Breakfast.  Long gone are the days of a full English at Moons.  Everything I eat has unshiftable calories and the monster Pregabalin increases my appetite.  Carrying an extra stone and a half on my frail spine, I procranstinate daily what foods will satisfy but not fatten.  My diet is mainly vegan and as it’s #Veganuary Kitty and I shared a tin of spaghetti hoops on toast. She has that glow about her, the shininess emanating from your heart when you’re in love. She’s spending the weekend with her boyfriend and I don’t begrudge her a minute of it, I miss her but that’s how it should be. Gerty too is floating around, shiny.

Every so often I have a bad day.  Bad in the sense that I feel beat.  It’s never one thing that causes it more a recipe of woes.  Usually I’m so Doris Day I’m annoying.  I genuinely do find enjoyment in simple things like perusing M&S’s food shelves. I’ve planned a visit for Sunday to pick up a Planet Kitchen meal from their new Vegan range. Do you see? Planning to go to a shop is an event for me. As is going for coffee. Today I couldn’t be arsed, as my kids say.  Getting showered and dressed is energy draining; I don’t apologise for answering the door in my pyjamas.  The shortest journey to the high street spikes pain.  My neck bobbing up and down from our little car’s poor suspension; toing and froing with accelerating and braking.  Even with a neck brace leaving the house is an activity I seriously deliberate. Disability IS NOT just being in a wheelchair, blind, paralysed, being an amputee, it can be a collection of small issues that compounded make you housebound, scared to go out, an empty shell with no energy.

I resent how my condition controls me. How it’s always the deciding factor. How it determined I couldn’t join my daughters in Golders Green for a vegan lunch because I physically can’t get there without consequences. How I missed out seeing #Years&Years at the #O2.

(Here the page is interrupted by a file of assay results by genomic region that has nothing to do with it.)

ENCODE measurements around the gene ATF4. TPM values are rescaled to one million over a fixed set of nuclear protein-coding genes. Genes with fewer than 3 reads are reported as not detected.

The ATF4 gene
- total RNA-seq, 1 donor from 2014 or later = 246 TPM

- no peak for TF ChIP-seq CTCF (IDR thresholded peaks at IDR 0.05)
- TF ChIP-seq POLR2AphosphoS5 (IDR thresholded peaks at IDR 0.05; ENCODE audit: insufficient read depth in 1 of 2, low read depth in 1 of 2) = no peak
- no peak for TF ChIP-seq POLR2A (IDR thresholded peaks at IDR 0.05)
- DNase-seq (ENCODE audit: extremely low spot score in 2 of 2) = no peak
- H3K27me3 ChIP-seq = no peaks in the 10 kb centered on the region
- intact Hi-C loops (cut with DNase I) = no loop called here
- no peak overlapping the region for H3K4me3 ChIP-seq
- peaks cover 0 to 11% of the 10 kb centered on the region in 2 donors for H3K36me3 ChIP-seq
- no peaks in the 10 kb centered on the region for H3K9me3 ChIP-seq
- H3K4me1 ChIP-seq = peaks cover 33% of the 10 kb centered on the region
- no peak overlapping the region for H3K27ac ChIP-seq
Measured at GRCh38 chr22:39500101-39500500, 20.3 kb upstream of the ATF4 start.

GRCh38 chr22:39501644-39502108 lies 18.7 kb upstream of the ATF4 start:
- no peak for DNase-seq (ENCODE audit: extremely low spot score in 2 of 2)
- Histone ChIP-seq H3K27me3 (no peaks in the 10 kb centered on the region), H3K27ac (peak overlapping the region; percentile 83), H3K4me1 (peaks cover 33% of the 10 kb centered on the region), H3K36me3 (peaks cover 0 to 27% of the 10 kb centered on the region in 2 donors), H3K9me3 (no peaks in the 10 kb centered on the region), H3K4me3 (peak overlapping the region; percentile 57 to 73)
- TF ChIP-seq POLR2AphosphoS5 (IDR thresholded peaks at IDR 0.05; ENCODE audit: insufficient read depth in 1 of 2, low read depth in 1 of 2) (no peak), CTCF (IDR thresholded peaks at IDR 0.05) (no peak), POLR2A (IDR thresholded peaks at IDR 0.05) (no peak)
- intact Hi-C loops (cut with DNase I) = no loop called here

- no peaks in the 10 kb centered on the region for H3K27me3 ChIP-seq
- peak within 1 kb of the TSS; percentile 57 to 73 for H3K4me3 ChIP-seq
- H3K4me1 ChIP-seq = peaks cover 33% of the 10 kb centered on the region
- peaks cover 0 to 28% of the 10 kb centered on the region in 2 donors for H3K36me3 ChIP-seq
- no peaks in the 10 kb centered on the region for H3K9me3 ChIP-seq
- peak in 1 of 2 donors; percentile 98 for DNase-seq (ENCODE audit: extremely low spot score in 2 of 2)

Before Christmas I had a total crisis. If you’ve never had mental health issues this dark, barren vacuum of negativity that sucks you in and strips you of everything good, is hard to imagine. It had blasts from the past; issues I’ve not dealt with. Since forever I’ve strived to be emotionally strong; I’ve never wallowed in self pity…I should have…it’s normal to feel sorry for yourself, to cry, to scream, to fuck off everyone around you. Not me. I’ve smiled through every bad thing that’s ever happened to me; even when I knew that adage ‘things can only get better’ was a lie. I don’t blame anyone for who I am. I’m 99% amazing, but that undermining, damaging 1% clings to me like a tapeworm in my stomach. When my condition forced me to give up swalking that 1% swelled up inside me and I just didn’t know how to quelle it. Other than writing, swalking was my happy place.  My physical freedom, the mobility I had in the water, the smell of chlorine, the familiar faces, the daily power showers, my banana…I’m slowly losing everything.

So if I send you a ridiculous amount of links about my book, or my blog, or I Twitter excessively, or I Instagram a tin of chickpeas please don’t judge. I’m literally on house arrest, my only crime stealing a roll of flowery wallpaper when I needed one more strip to finish a wall and the price was exorbitant.

I still dream.  That somewhere inside me is a best seller.  That I can escape the walls of my lovely home by writing.  That everyday, after the stiffness and pain; after I’ve swallowed my pick & mix opiates, I step into a world where I’m running for my life, scrambling agily over a six foot fence, kicking the shit out of some messed up pyscho abducting girls.

I want to write for the rest of my life.

 

 

https://gertrudetkitty.com/

http://www.instagram.com/gertrudet.kitty

@gertrudetkitty